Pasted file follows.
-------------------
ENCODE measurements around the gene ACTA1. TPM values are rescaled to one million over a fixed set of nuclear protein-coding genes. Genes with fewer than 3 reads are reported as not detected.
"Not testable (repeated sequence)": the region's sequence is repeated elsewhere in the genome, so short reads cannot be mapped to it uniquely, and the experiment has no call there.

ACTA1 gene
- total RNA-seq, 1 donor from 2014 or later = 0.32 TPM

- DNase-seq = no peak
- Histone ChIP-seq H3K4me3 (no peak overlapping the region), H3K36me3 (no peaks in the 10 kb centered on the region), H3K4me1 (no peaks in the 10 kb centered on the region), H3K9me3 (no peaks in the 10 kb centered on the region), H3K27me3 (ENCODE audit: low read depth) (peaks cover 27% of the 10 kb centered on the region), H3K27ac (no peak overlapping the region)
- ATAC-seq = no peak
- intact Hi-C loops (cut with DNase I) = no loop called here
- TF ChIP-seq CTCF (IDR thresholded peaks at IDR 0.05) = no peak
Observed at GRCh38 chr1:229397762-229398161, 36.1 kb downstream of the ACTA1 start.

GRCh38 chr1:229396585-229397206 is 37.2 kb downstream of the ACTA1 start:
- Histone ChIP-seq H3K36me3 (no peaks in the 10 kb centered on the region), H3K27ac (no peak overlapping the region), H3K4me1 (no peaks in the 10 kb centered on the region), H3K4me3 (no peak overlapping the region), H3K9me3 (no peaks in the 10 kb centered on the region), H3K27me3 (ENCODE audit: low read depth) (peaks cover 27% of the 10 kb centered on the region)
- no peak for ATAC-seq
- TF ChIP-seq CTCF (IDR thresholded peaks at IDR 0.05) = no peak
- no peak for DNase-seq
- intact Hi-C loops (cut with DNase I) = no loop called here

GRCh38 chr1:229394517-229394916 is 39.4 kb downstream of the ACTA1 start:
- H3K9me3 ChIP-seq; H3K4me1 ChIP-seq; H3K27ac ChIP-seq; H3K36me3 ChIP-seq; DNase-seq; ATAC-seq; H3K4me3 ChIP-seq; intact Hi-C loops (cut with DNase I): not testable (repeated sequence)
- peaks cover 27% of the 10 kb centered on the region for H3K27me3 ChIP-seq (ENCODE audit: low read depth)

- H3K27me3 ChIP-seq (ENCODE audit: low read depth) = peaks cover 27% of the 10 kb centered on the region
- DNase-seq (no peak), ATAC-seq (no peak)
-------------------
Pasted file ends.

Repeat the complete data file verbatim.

ENCODE measurements around the gene ACTA1. TPM values are rescaled to one million over a fixed set of nuclear protein-coding genes. Genes with fewer than 3 reads are reported as not detected.
"Not testable (repeated sequence)": the region's sequence is repeated elsewhere in the genome, so short reads cannot be mapped to it uniquely, and the experiment has no call there.

ACTA1 gene
- total RNA-seq, 1 donor from 2014 or later = 0.32 TPM

- DNase-seq = no peak
- Histone ChIP-seq H3K4me3 (no peak overlapping the region), H3K36me3 (no peaks in the 10 kb centered on the region), H3K4me1 (no peaks in the 10 kb centered on the region), H3K9me3 (no peaks in the 10 kb centered on the region), H3K27me3 (ENCODE audit: low read depth) (peaks cover 27% of the 10 kb centered on the region), H3K27ac (no peak overlapping the region)
- ATAC-seq = no peak
- intact Hi-C loops (cut with DNase I) = no loop called here
- TF ChIP-seq CTCF (IDR thresholded peaks at IDR 0.05) = no peak
Observed at GRCh38 chr1:229397762-229398161, 36.1 kb downstream of the ACTA1 start.

GRCh38 chr1:229396585-229397206 is 37.2 kb downstream of the ACTA1 start:
- Histone ChIP-seq H3K36me3 (no peaks in the 10 kb centered on the region), H3K27ac (no peak overlapping the region), H3K4me1 (no peaks in the 10 kb centered on the region), H3K4me3 (no peak overlapping the region), H3K9me3 (no peaks in the 10 kb centered on the region), H3K27me3 (ENCODE audit: low read depth) (peaks cover 27% of the 10 kb centered on the region)
- no peak for ATAC-seq
- TF ChIP-seq CTCF (IDR thresholded peaks at IDR 0.05) = no peak
- no peak for DNase-seq
- intact Hi-C loops (cut with DNase I) = no loop called here

GRCh38 chr1:229394517-229394916 is 39.4 kb downstream of the ACTA1 start:
- H3K9me3 ChIP-seq; H3K4me1 ChIP-seq; H3K27ac ChIP-seq; H3K36me3 ChIP-seq; DNase-seq; ATAC-seq; H3K4me3 ChIP-seq; intact Hi-C loops (cut with DNase I): not testable (repeated sequence)
- peaks cover 27% of the 10 kb centered on the region for H3K27me3 ChIP-seq (ENCODE audit: low read depth)

- H3K27me3 ChIP-seq (ENCODE audit: low read depth) = peaks cover 27% of the 10 kb centered on the region
- DNase-seq (no peak), ATAC-seq (no peak)